The International removed the case to the United States District Court for the District of New Jersey, pursuant to 28 U. S. C. § 1441.*fn5 Local 334 filed a motion to remand the case to the state court, which the District Court denied. App. 98-99. Following completion of discovery and cross-motions for summary judgment, the District Court ruled in favor of the International. The court first concluded that it lacked jurisdiction to hear the case because the Local had failed
to exhaust internal union remedies. App. to Pet. for Cert. 22a-23a. In the alternative, the court ruled on the merits that there was "ample basis for the [International's] interpretation of the Constitution as well as the application of that interpretation in the Order of Consolidation of August 4, 1977." Id., at 28a.
On appeal, the United States Court of Appeals for the Third Circuit, sua sponte, raised the question of federal-court jurisdiction under § 301 (a) and requested supplemental briefing on that issue from the parties. 628 F.2d 812, 813 (1980). After canvassing treatment of this issue by other Courts of Appeals, the court held that "[suits] concerning intra-union matters that do not have a significant impact on labor-management relations or industrial peace are outside the scope of § 301 (a)." Id., at 820. Examining Local 334's allegations in its complaint, the court concluded that any alleged potential effect of the order of consolidation on labor-management relations or industrial peace would not pass the "significant impact" test and that the District Court therefore lacked jurisdiction under § 301 (a). Ibid. Accordingly, the court vacated the judgment of the District Court and remanded with instructions to remand the case to the state court. Ibid. We granted the International's petition for certiorari, 449 U.S. 1123 (1981), to resolve this important question of labor law. We reverse.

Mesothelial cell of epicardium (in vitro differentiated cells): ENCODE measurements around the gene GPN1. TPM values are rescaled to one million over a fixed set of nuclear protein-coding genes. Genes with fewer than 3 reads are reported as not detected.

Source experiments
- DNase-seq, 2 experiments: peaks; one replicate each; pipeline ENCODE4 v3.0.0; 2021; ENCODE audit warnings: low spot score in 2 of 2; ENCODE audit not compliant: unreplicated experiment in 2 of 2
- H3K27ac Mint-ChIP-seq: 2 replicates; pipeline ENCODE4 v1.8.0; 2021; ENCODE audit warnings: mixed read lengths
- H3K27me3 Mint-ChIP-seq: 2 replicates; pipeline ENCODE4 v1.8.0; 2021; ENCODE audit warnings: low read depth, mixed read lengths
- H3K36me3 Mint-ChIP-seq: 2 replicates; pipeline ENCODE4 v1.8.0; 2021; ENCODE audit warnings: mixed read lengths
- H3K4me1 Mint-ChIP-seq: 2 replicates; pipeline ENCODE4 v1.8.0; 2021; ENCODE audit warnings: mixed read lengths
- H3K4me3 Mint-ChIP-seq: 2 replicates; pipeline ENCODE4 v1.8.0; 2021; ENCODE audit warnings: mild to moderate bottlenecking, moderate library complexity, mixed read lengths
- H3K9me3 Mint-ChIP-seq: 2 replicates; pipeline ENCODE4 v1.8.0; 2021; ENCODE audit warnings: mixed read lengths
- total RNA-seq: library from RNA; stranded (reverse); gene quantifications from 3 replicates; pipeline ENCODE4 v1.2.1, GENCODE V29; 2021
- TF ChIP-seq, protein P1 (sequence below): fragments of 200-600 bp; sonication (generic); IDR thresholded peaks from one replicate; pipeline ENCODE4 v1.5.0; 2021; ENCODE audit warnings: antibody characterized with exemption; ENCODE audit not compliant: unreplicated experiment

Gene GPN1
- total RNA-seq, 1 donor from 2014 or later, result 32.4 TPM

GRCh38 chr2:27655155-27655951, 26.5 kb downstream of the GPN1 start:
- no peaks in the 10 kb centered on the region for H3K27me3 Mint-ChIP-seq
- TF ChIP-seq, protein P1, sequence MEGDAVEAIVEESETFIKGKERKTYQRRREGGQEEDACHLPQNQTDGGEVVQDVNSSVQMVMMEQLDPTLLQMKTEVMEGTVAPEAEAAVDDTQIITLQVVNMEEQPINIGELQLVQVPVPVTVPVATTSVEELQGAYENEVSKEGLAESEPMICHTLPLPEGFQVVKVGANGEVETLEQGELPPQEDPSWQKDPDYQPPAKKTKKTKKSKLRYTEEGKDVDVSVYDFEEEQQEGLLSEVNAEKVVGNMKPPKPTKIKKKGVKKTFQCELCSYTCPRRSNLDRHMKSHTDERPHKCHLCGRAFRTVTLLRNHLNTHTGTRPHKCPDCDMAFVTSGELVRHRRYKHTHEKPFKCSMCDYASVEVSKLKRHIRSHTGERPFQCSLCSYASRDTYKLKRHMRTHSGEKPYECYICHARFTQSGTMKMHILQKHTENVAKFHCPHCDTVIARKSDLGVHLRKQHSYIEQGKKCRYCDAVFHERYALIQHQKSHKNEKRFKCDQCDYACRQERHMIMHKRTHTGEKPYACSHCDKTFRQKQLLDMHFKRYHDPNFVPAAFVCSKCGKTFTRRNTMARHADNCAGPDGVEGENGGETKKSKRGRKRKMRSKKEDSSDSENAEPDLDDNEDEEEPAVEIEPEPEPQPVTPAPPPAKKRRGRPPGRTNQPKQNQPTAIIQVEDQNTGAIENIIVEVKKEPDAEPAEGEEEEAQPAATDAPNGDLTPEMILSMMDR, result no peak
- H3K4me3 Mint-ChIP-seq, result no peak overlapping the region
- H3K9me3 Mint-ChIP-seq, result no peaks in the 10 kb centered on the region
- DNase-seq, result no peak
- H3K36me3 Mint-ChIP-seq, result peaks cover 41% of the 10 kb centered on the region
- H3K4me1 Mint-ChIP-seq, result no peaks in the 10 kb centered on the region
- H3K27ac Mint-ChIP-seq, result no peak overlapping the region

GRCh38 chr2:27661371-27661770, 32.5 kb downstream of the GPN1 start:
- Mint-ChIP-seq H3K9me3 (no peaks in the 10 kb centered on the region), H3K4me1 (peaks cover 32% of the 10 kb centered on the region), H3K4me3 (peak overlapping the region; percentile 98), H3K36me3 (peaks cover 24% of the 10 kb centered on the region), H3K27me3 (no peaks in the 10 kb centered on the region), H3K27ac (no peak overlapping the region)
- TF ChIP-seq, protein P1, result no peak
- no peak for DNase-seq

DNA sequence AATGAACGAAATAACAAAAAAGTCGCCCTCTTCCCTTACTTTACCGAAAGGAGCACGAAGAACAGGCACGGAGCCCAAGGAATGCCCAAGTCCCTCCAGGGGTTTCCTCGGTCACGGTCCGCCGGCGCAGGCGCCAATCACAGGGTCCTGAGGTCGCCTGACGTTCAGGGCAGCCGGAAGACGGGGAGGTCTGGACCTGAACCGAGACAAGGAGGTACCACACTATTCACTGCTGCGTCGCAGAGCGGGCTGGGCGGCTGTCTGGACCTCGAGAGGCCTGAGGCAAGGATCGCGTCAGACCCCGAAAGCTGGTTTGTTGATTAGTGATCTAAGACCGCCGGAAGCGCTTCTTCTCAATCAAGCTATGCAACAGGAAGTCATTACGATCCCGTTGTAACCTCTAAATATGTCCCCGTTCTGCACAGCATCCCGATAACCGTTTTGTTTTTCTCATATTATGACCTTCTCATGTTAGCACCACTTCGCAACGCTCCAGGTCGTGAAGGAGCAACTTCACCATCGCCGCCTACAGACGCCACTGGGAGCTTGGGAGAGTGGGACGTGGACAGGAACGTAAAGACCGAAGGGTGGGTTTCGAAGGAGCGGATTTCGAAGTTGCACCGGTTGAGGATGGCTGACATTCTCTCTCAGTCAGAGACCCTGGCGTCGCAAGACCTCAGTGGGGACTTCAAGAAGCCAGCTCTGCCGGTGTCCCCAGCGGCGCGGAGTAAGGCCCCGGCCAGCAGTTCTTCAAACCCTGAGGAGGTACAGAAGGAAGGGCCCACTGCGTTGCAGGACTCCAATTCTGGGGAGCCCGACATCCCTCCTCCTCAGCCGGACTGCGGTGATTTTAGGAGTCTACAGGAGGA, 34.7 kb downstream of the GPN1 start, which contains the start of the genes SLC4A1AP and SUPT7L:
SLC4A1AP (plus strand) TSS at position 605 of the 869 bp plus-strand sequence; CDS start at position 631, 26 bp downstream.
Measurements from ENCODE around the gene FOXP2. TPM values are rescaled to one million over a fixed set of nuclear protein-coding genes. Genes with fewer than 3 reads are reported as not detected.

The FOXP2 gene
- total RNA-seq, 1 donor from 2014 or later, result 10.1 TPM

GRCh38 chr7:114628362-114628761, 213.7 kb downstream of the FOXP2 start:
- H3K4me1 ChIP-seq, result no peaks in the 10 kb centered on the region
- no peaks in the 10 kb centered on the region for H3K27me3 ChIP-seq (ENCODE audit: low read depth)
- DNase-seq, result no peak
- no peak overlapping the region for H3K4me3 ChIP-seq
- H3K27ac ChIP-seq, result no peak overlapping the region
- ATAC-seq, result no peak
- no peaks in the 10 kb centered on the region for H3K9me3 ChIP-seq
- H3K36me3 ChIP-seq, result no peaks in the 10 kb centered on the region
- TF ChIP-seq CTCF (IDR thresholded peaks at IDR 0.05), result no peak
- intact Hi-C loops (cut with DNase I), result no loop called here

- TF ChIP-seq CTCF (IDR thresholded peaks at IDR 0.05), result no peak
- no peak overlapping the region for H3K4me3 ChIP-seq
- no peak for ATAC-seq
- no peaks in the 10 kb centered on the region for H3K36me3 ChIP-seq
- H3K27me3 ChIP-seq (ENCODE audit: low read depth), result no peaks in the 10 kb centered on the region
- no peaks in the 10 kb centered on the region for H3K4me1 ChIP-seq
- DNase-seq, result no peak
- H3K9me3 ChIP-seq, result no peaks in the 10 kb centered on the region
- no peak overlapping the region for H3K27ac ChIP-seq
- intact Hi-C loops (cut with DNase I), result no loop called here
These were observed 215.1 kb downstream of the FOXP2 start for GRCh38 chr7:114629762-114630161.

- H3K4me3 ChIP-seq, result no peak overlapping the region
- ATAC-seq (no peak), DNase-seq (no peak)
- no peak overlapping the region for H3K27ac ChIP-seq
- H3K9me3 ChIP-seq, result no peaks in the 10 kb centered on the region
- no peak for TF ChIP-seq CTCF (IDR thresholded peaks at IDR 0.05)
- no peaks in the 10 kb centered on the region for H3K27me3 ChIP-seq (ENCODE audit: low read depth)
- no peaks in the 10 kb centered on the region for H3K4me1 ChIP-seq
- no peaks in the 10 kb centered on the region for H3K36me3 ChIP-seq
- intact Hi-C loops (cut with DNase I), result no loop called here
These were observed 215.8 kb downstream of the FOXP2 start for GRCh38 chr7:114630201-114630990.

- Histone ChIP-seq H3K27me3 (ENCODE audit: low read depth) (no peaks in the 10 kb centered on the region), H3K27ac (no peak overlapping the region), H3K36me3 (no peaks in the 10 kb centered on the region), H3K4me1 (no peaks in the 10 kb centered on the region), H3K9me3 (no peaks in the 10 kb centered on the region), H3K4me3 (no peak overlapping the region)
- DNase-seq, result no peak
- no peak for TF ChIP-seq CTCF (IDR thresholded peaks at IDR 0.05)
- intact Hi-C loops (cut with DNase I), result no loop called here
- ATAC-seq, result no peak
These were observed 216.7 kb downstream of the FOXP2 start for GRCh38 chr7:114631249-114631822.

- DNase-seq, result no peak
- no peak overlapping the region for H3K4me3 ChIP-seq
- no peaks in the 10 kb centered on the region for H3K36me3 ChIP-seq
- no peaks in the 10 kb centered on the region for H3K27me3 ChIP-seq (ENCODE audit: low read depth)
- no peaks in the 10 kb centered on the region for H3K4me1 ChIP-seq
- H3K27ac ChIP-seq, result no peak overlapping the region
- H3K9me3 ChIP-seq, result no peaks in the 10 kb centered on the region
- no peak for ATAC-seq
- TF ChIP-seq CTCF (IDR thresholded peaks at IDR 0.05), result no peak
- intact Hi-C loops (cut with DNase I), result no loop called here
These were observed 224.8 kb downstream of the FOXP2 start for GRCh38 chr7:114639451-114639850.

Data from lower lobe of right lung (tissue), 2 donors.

Section 301 (a) establishes federal district court jurisdiction for "[suits] for violation of contracts . . . between any . . . labor organizations [representing employees in an industry affecting commerce as defined in this chapter]." 29 U. S. C. § 185 (a). On its face, the statute appears to comprehend the instant dispute. First, United Association's constitution may be fairly characterized as a contract between labor organizations. We have described a union constitution as a "fundamental agreement of association." Coronado Coal Co. v.
Indeed, even the decision of the Court of Appeals for the Third Circuit on review here recognized that a union constitution would be a "contract" within the meaning of § 301 (a) as long as the plaintiff made "specific factual allegations of actions which have a significant impact on labor-management relations or industrial peace." 628 F.2d, at 820.*fn8 And respondent in its complaint alleged that "[the] relationship (rights and duties) between Local 334 and the International is governed by the said Constitution." Amended Complaint, First Count para. 3, App. 55.
We have also noted that the prevailing state-law view is that a union constitution is a contract. Machinists v. Gonzales, 356 U.S. 617, 618-619 (1958) (discussing that aspect of union constitution constituting a contract between members and union). In particular, the view of a union constitution as a contract between parent and local unions was widely held in the States around the time § 301 (a) was enacted. See, e. g., Locals 1140 and 1145 v. United Electrical, Radio and Machine Workers of America, 232 Minn. 217, 221-222, 45 N. W. 2d 408, 411 (1950); International Union of United Brewery, Flour, Cereal, Soft Drink & Distillery Workers of America, C. I. O. v. Becherer, 4 N. J. Super. 456, 459, 67 A. 2d 900, 901, cert. denied, 3 N. J. 374, 70 A. 2d 537 (1949); Local Page 622} Union 13013, District 50, U. M. W. v. Cikra, 86 Ohio App. 41, 49, 90 N. E. 2d 154, 158 (1949); Bridgeport Brass Workers Union, Local 320 of the International Union of Mine, Mill and Smelter Workers v. Smith, 15 Conn. Supp. 505, 511-512 (Super. Ct. 1948), aff'd, 136 Conn. 654, 74 A. 2d 191 (1950); ...